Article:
The defendant was tried and convicted of the offense of burglary under Section 26-1601 of the Criminal Code, which provides that "[a person commits burglary when, without authority and with the intent to commit a felony or theft therein, he enters . . . any building . . etc. He entered an appeal to this court from the overruling of his motion for new trial and the judgment of conviction and sentence. Held:
1. That the indictment alleged that the defendant did "feloniously enter" the building from which the goods were stolen rather than using the words "without authority" as provided in the statute does not prevent the indictment from alleging the crime defined. The entering "without authority" under the statute is a felonious entry.
2. The evidence adduced on the motion to suppress was sufficient to authorize the arrest without a warrant as well as the search of the automobile where the burglar's tools and stolen merchandise were viewed and seen without a search of the automobile. Code 27-207. A witness to the burglary informed officers it was taking place and described the automobile being used. The police officers converged on the scene and stopped the vehicle of the participants as it was leaving the scene. See Peters v. State, 114 Ga. App. 595 (152 SE2d 647)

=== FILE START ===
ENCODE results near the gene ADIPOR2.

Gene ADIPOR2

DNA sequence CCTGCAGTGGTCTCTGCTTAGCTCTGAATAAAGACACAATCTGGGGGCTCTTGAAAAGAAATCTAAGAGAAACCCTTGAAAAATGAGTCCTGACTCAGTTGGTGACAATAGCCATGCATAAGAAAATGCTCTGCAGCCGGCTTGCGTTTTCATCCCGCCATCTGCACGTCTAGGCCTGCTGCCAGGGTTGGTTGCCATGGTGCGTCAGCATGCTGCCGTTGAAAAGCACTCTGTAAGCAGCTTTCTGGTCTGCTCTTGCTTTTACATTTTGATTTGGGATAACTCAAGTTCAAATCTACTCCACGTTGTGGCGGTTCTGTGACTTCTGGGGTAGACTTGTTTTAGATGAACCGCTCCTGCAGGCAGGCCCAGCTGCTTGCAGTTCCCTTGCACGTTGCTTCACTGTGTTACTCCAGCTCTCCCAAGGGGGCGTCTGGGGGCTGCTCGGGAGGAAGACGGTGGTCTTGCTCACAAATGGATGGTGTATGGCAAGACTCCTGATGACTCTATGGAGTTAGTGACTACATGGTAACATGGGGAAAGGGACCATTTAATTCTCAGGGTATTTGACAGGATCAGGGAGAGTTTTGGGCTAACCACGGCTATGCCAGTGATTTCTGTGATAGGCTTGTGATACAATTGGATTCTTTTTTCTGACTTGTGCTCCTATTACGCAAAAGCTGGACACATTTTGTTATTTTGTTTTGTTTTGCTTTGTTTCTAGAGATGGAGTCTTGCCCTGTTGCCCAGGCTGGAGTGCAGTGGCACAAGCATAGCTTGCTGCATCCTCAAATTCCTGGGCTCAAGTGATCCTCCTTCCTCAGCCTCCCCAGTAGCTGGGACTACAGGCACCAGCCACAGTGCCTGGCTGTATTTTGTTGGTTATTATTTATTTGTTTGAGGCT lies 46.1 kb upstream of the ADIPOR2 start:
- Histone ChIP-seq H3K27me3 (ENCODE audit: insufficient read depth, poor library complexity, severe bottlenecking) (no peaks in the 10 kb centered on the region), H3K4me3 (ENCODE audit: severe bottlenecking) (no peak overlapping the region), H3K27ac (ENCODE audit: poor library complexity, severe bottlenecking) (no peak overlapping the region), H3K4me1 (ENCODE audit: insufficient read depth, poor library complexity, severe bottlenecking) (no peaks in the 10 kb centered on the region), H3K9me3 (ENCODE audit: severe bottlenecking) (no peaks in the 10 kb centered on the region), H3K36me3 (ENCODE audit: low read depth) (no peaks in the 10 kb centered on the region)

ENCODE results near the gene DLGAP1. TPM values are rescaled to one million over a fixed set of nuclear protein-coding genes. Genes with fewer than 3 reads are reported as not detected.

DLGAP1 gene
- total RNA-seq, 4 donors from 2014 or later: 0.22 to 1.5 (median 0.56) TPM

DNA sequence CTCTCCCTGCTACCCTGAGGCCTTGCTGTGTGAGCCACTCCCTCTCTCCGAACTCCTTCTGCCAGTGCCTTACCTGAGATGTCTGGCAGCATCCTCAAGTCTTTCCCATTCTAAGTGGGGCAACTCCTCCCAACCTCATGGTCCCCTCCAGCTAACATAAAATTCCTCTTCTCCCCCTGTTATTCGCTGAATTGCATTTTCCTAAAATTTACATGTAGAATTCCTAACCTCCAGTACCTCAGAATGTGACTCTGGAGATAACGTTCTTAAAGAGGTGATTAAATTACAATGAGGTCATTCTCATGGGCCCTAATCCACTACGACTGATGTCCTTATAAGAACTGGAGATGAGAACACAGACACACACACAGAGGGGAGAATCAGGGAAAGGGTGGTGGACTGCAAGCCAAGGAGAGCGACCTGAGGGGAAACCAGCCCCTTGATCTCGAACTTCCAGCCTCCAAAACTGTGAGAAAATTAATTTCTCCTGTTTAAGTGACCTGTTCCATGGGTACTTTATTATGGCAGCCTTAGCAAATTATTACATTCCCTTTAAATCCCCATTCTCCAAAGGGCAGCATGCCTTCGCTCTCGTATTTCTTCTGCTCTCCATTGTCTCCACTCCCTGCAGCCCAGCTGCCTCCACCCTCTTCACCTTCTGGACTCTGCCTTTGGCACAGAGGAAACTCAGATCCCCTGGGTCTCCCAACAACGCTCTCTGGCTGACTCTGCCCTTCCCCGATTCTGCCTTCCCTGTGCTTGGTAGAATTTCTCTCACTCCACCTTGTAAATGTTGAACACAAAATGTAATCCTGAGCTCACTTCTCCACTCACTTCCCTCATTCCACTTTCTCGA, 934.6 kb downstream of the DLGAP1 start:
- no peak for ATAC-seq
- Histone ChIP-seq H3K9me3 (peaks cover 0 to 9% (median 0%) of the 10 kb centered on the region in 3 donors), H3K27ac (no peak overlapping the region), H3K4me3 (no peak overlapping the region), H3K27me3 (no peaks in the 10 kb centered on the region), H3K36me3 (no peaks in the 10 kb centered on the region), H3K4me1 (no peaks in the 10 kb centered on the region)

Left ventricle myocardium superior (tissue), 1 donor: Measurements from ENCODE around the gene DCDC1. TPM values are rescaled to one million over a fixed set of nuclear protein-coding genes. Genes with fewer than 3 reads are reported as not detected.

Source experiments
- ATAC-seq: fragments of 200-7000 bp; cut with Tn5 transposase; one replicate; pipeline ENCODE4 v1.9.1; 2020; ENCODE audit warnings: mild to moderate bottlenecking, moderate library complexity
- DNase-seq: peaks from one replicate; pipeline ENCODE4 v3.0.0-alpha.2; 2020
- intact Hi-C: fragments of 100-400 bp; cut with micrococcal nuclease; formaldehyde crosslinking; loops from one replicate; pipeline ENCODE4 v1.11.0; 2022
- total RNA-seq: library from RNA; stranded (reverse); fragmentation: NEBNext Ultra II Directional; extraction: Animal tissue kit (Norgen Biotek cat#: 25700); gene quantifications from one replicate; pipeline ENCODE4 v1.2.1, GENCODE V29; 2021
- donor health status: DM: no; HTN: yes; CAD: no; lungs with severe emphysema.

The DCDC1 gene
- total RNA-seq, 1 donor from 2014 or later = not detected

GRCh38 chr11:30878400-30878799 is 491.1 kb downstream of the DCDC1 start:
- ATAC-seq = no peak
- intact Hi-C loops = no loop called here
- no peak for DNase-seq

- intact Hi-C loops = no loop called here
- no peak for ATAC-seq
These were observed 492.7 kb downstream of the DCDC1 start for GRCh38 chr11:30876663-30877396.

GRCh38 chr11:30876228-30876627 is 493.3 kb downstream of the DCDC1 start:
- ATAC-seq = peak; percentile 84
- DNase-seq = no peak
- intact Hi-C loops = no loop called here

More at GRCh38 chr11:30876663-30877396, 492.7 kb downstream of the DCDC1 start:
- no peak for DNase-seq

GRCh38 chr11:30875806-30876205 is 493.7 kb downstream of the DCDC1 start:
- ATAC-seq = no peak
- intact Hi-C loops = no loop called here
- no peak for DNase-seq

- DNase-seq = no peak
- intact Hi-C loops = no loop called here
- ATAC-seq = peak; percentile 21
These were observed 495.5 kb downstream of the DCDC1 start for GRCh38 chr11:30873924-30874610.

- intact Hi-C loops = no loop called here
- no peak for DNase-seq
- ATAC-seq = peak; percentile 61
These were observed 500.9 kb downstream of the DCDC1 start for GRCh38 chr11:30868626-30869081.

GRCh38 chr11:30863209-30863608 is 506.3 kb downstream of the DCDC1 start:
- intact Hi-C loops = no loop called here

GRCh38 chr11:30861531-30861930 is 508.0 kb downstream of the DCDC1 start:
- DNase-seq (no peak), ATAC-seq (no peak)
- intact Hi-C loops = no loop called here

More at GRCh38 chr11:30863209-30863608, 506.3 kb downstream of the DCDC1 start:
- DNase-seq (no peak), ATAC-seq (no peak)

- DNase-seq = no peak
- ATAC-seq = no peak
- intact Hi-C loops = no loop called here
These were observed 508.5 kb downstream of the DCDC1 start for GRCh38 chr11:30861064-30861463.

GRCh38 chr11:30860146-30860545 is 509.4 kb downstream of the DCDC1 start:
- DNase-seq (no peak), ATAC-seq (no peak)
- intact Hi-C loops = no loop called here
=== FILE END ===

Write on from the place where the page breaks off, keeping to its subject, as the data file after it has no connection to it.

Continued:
; Ortiz v. United States, 317 F2d 277, 278.
3. The defendant, having introduced evidence on the hearing, the trial court did not err in permitting the prosecuting attorney to make the opening and closing arguments upon resumption of the trial in the pre-sentence hearing, after the jury had found the defendant guilty.
4. The trial court did not err in refusing to direct a verdict (Pritchard v. State, 224 Ga. 776 (2) (164 SE2d 808)
) and the evidence was sufficient to authorize the verdict found, and there was no error in overruling the motion for new trial for any reason assigned.
Jack J. Gautier, District Attorney, Richard Joneal Lee, Fred M. Hasty, for appellee.